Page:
Attempting to ‘explain’ incidents of mass violence is a tricky endeavor. On one hand, an explanation can be used to disperse, or even nullify, responsibility and culpability. On the other hand, the absence of an explanation can give the impression that an incident was simply an anomaly, without context and outside the realm of cause and effect. Historically, attempts to explain the unthinkably horrible have been met with great resistance and, thus, undertaken very carefully. Investigations into Adolf Hitler and the Holocaust, for instance, have landed writers such as Hugh Trevor-Roper and George Steiner in a tangled, emotional maelstrom (for a fascinating account of some of the scholastic, philosophical, and theological issues surrounding the historiography of Hitler, Ron Rosenbaum’s Explaining Hitler is an enlightening read).
In his non-fiction work Underground, Haruki Murakami confronts this issue head-on in relation to the 1995 gassing of the Tokyo Subway by members of the Aum Shinrikyo cult. In March of that year, cultists released sarin gas into the Tokyo Subways in a series of five coordinated attacks. The motive for the attacks remains unclear, although the ostensible reason was to hasten the arrival of doomsday as foretold in an esoteric Buddhist text. As a result of the attacks, 13 people died and thousands were injured.
The bulk of Murakami’s book is dedicated to verbatim interviews with survivors of the attack and family members of the deceased. In a second section (published later), he includes interviews with current and former members of the Aum Shinrikyo cult. For Murakami, the question that fascinated him the most was one that the media couldn’t or wouldn’t address: What happened in the Tokyo subway the morning of March 20th, 1995.
Or, more concretely: What were the people in the subway cars doing at the time? What did they see? What did they feel? What did they think? If I could, I’d have included details on each individual passenger, right down to their heartbeat and breathing, as graphically represented as possible. The question was, what would happen to any ordinary Japanese citizen – such as me or any of my readers – if they were suddenly caught up in an attack of this kind.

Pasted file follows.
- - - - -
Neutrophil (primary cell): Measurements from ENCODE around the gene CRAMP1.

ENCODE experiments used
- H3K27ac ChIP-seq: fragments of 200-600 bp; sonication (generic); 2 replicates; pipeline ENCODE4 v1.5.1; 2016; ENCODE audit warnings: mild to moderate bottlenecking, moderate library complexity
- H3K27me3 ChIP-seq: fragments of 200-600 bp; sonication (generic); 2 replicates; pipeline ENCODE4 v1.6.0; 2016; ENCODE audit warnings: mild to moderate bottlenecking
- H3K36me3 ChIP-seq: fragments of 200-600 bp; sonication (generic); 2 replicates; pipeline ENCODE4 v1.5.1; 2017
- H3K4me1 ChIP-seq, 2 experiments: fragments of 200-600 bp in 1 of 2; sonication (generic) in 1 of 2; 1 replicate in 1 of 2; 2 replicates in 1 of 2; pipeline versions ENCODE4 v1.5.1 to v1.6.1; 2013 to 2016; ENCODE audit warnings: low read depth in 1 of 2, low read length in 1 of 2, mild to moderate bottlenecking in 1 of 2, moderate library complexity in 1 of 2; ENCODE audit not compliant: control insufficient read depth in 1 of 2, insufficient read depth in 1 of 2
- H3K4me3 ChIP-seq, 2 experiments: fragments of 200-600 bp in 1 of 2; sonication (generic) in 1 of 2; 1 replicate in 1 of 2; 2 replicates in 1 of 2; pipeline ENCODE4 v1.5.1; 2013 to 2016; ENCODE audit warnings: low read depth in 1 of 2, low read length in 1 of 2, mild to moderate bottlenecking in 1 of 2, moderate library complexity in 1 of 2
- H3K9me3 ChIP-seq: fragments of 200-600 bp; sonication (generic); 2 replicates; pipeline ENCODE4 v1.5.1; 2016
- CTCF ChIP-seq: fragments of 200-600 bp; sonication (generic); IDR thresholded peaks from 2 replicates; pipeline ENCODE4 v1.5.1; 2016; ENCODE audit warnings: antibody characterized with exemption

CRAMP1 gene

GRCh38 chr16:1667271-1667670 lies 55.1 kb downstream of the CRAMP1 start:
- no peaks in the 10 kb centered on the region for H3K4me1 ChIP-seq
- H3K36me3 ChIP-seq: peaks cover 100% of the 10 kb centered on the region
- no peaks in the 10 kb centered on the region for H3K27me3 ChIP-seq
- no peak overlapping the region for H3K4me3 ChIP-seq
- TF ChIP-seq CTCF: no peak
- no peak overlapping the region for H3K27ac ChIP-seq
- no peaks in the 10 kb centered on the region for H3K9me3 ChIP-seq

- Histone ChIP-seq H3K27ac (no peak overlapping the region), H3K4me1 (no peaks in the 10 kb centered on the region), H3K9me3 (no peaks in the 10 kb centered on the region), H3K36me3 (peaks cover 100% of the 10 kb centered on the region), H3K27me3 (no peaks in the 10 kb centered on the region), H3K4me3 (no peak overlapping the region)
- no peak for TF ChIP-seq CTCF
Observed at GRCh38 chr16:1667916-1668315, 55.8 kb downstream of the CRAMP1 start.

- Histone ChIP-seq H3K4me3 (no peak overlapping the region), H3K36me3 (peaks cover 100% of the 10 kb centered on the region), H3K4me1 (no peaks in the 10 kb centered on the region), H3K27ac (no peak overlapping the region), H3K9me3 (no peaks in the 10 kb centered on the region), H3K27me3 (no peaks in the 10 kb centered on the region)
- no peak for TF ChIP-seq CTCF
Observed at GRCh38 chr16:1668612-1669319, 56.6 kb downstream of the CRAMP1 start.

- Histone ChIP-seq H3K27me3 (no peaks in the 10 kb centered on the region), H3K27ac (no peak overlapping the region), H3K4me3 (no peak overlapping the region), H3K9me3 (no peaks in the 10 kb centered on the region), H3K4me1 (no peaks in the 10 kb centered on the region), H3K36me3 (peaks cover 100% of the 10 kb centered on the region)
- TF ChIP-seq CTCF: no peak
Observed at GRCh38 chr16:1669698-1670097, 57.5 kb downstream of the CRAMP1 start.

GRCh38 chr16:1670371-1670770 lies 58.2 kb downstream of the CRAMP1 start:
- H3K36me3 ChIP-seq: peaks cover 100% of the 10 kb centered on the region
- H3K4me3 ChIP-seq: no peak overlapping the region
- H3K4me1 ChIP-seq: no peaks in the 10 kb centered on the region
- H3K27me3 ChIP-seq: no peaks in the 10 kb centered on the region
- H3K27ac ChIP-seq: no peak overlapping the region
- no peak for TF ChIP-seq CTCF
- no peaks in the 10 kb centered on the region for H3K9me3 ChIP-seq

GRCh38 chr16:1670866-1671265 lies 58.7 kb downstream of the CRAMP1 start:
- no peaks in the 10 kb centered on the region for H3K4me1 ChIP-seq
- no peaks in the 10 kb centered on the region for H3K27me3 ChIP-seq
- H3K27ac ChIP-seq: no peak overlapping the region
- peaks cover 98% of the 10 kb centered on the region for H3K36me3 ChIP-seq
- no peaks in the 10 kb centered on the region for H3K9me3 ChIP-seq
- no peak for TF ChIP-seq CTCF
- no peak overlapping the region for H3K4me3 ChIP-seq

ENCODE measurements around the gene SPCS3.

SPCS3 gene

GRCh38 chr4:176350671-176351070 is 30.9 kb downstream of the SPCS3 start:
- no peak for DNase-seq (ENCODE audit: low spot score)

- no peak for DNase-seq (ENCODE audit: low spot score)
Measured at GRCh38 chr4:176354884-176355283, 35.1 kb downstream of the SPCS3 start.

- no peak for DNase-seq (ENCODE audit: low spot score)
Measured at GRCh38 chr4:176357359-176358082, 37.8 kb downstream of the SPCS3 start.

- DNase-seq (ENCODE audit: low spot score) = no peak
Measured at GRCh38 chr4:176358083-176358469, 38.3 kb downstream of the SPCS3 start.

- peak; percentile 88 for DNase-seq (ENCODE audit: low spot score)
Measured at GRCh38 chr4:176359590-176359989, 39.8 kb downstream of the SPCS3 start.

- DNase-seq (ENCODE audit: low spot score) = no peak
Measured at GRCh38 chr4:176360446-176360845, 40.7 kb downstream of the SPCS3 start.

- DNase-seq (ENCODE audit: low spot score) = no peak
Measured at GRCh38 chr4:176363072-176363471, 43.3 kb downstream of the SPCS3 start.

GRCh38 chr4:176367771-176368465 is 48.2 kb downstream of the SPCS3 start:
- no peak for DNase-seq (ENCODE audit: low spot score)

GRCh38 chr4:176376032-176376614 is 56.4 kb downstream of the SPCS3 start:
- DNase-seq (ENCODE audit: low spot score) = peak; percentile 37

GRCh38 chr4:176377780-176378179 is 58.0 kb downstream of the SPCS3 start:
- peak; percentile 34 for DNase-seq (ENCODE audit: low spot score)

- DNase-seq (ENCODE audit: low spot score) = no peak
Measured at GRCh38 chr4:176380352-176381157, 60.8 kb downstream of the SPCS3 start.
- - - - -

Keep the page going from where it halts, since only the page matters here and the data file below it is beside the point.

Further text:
To this end, Murakami the author takes a backseat and allows the victims to do the talking. He asks, What happened? and writes down what they say. In the second half of the book, he becomes a more active interviewer, pressing members of Aum Shinrikyo to expound on their answers and explain their views. Both sections are fascinating due to the raw power of personal testimony.
In this midst of these interviews, Murakami directly confronts the issue of historical memory and culpability for these horrible attacks in an impassioned essay which truly showcases his masterful skills as a writer. As he sees it, the subway attacks are in imminent danger of being consigned to the attic of recent history.
Most Japanese seem ready to pack up the whole incident in a trunk labeled THINGS OVER AND DONE WITH…saying “After all, this was merely an extreme and exceptional crime committed by an isolated and lunatic fringe.”
This dichotomy of “us” versus “them” is ultimately a false one, Murakami continues, because, within any society, “they” are necessarily part of “us.” And, to truly understand what really happened and why, a new narrative is needed, one which does away with this dichotomy, “another narrative to purify this narrative.”
While Murakami’s essay deals specifically with the Japanese psyche and how it has grappled with the Tokyo subway attacks, his point is relevant to any society facing a shattering national tragedy. The traditional adversarial narratives only serve to reinforce psychologically comfortable interpretations which absolve “us” from any culpability and places the blame squarely on “them.” The truth is infinitely more complicated and just as uncomfortable.
While there is no excuse for the perpetrators of the attack, Murakami suggests that each member of society has a small measure of culpability and, at the very least, has a responsibility to question what happened and why. As a novelist, Murakami’s job is to construct narratives and, as such, he personally wonders about his ability to construct narratives which can compete with the “utter nonsense” spun by the leaders of Aum Shinrikyo which, nonetheless, managed to persuade otherwise rational individuals into an almost unthinkable act.
In this short essay, only about 20 or so pages, Murakami unambiguously and powerfully calls on Japanese society to take a serious look at itself, to examine its fundamental values, and to take stock of where it is heading. It is advice which would be wisely heeded by other societies in the hopes that a tragedy similar to the Tokyo subway attack might be avoided.